And though conservatives’ internal debates sometimes get a little silly and theatrical, practically the entirety of the meaningful political discourse in our country is taking place on and among the Right.

It’s also true that if Marco Rubio had been a senator during the Reagan years, he’d have been one of the most conservative senators, way over there on the right with Jesse Helms — while being a considerably sunnier and more Reaganesque figure than Jesse Helms was. Senator Cruz isn’t the “Morning in America” guy — he’s more like Reagan in his “I am paying for this microphone!” mode — but he is one of the smartest and most accomplished men to get close to the nomination in a while. The military contractors wouldn’t love Senator Paul, but who really thinks that a nice big dose of libertarianism would be a terrible thing on balance for these United States after the past decade or two? What conservative doesn’t relish the thought of sly Carly Fiorina taking Hillary Rodham Clinton apart like a high-school biology-lab frog on the debate stage? What governor representing a 50-50 state could sneer at Jeb Bush’s record in Florida? What governor in an insane Democratic state could sneer at Chris Christie’s?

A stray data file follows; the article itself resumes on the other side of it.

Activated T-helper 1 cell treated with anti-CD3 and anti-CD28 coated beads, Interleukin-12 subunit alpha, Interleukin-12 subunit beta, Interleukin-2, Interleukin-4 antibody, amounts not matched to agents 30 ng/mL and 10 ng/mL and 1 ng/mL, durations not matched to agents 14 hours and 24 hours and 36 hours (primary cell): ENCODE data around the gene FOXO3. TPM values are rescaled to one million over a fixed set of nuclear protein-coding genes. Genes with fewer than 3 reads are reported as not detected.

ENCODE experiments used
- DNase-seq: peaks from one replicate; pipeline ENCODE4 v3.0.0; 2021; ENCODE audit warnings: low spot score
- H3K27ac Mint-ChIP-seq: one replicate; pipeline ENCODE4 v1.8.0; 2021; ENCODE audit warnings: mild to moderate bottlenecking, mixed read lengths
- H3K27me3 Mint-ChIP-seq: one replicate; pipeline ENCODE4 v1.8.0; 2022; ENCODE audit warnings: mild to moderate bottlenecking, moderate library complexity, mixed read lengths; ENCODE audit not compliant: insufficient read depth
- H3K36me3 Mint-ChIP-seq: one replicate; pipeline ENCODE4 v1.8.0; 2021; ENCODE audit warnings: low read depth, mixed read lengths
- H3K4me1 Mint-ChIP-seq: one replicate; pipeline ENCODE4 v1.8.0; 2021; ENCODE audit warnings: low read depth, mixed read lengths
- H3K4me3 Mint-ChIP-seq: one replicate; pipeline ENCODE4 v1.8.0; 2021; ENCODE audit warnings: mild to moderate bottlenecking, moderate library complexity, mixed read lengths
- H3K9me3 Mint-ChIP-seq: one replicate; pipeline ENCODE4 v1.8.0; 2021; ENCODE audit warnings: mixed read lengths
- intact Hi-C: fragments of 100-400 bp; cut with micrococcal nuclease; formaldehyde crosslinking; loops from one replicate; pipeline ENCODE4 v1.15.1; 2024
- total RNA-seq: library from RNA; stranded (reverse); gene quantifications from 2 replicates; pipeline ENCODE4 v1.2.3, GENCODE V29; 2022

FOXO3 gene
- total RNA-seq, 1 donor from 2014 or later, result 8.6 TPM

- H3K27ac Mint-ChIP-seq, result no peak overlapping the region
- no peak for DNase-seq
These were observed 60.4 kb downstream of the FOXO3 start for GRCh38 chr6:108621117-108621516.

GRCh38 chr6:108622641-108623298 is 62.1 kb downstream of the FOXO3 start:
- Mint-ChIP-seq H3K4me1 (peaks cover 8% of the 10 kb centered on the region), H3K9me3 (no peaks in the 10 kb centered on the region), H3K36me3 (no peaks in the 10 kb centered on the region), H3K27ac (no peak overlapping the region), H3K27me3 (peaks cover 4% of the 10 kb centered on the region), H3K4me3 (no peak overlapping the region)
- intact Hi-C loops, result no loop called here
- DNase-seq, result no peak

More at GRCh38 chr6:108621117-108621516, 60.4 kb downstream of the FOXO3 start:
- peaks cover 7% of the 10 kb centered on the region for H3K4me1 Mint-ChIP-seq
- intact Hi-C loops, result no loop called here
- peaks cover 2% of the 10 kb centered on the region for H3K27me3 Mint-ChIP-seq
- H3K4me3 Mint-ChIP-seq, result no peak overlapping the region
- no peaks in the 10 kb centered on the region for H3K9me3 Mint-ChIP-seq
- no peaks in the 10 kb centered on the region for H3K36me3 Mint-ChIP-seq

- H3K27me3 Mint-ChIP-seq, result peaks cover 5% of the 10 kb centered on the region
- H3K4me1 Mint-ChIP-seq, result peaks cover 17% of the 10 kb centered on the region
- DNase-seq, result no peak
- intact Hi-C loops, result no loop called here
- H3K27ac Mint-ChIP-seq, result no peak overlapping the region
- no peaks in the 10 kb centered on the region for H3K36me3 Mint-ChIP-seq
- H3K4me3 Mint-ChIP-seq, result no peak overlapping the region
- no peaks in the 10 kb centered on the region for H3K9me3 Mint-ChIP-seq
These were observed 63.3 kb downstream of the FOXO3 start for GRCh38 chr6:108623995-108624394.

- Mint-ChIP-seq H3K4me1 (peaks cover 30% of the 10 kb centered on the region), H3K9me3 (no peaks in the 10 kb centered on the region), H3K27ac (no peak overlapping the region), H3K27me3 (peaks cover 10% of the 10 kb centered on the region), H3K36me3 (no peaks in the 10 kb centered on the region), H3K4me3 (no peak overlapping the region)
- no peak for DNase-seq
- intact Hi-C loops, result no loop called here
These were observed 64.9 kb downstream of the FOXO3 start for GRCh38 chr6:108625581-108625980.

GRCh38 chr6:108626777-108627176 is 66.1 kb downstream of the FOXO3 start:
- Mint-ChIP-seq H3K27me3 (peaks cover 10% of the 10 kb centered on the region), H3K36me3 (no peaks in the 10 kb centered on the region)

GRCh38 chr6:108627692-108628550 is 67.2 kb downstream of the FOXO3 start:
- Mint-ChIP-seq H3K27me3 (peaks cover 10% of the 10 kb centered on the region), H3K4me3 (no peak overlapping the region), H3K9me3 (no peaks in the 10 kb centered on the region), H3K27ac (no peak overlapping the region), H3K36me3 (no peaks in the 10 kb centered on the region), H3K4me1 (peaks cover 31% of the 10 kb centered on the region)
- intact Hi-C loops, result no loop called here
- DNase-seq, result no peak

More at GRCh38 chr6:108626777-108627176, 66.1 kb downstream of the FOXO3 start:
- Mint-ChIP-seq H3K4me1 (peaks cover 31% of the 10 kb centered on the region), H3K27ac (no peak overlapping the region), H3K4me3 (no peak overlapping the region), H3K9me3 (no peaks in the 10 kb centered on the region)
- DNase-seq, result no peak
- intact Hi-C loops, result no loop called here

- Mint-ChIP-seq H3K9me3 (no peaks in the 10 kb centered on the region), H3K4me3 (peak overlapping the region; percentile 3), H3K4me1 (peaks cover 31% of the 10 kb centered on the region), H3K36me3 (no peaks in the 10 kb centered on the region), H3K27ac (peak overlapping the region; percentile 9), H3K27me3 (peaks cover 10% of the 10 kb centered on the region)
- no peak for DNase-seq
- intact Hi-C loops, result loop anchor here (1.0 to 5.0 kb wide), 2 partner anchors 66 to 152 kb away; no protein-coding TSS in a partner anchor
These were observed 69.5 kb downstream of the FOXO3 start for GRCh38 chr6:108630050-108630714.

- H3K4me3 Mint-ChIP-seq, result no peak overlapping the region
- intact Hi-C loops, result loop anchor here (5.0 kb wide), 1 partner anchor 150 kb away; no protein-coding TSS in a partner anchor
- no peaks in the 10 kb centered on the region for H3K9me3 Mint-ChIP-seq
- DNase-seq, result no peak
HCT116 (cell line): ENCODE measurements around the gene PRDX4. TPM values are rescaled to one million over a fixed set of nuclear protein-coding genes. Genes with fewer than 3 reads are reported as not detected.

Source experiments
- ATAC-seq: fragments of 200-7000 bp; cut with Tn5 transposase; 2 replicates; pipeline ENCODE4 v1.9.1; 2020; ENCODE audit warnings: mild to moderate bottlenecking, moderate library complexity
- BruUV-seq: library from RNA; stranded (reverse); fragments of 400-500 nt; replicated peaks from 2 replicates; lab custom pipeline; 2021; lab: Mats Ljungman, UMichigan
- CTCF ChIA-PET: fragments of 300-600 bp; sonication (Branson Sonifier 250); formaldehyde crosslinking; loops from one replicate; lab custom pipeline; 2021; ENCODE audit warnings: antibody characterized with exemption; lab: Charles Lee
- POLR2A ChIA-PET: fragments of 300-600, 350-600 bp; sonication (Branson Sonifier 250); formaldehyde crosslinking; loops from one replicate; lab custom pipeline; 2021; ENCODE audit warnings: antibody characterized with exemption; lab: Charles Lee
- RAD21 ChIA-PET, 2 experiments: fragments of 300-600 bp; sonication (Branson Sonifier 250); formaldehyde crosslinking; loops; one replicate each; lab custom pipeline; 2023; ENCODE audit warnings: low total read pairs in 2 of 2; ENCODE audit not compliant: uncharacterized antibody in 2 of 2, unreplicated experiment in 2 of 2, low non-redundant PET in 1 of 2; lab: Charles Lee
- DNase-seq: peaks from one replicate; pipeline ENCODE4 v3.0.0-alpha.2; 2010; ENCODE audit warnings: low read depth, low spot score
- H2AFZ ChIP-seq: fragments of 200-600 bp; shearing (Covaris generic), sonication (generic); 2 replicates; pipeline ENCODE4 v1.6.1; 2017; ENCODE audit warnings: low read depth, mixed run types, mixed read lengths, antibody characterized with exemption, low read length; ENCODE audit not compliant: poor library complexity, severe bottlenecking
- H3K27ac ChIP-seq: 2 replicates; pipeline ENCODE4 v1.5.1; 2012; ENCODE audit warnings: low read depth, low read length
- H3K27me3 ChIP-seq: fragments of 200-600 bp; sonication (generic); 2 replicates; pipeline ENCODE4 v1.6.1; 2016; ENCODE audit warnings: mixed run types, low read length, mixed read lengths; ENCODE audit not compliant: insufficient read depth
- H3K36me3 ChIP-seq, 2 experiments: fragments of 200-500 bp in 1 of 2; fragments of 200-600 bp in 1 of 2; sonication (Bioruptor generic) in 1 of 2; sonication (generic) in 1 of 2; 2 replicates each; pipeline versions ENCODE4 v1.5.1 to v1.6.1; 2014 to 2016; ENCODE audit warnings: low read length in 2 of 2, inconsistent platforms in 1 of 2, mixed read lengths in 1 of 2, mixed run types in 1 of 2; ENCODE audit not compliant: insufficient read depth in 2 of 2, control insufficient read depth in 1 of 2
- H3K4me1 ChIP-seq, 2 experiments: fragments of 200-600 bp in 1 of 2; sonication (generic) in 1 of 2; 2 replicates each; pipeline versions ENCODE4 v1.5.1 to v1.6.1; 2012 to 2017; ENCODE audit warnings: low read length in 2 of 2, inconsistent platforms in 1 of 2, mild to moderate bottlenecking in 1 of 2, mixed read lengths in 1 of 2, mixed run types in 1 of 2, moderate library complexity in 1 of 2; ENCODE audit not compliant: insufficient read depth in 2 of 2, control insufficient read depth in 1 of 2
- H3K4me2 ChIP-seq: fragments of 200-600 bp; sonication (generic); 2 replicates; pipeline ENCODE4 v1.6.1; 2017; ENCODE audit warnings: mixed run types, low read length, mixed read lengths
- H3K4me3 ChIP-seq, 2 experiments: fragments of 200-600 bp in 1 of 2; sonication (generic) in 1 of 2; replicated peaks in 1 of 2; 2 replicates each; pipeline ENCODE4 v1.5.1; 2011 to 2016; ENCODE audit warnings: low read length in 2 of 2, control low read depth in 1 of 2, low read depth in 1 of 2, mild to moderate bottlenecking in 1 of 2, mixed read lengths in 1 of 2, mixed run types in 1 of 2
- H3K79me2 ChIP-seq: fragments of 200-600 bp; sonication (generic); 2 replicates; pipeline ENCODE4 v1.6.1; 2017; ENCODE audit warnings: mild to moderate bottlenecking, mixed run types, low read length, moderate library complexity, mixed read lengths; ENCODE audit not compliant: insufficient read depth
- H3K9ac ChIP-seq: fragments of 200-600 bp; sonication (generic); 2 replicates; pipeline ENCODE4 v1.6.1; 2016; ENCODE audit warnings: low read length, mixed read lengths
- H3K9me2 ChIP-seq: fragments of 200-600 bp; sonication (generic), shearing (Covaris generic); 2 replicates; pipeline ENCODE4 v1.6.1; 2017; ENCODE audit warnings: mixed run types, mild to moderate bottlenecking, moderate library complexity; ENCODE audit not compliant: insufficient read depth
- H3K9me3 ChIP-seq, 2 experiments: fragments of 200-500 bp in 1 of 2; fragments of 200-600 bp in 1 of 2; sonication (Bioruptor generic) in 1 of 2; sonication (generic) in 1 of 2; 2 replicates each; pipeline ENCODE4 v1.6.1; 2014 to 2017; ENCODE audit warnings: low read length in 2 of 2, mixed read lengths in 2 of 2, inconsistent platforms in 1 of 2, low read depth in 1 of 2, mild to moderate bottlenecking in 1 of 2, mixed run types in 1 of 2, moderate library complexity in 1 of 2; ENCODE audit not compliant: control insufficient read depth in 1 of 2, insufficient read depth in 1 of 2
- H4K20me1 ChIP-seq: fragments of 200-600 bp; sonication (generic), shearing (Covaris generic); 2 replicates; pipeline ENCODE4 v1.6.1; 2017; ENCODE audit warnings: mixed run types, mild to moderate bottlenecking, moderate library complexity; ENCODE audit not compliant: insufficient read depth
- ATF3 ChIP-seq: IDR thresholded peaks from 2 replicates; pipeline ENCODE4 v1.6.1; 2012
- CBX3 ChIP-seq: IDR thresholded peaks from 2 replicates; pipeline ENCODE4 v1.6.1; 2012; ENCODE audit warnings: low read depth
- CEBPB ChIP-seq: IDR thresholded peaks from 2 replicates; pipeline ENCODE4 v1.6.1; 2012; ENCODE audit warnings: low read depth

And though conservatives’ internal debates sometimes get a little silly and theatrical, practically the entirety of the meaningful political discourse in our country is taking place on and among the Right. Our argument is Mark Levin and George Will and Reihan Salam; the Left’s debate is Franz the Eternally Wounded Transgender Activist at Amherst vs. Caitlyn the Eternally Wounded Women’s Studies Major at Yale on the subject of which malevolent pronouns turn literary criticism into rape. Take a little time some afternoon and read an issue of National Review cover to cover and then do the same thing with The New Republic. Listen to Justin Amash talk for five minutes and compare him with Bernie Sanders. And if Amash isn’t your thing, check out Cole, Martinez, Abbott, LePage, the ladies and gentlemen of the 38 state legislatures under full (30) or partial (8) Republican control, or one of those 32 Republican governors. The Republicans aren’t having a meltdown — they’re suffering from an embarrassment of riches. White Protestants? Yes, pretty much all the white Protestants. But what about: black Mormon women from Utah? Right here. Millennial women from New York? Meet the youngest member of Congress. Gay California tech titans? Team Cruz.

On the other side, what? The Teamsters?

Call me crazy, but the Republicans look pretty good, if you bother looking. 

— Kevin D. Williamson is roving correspondent for National Review.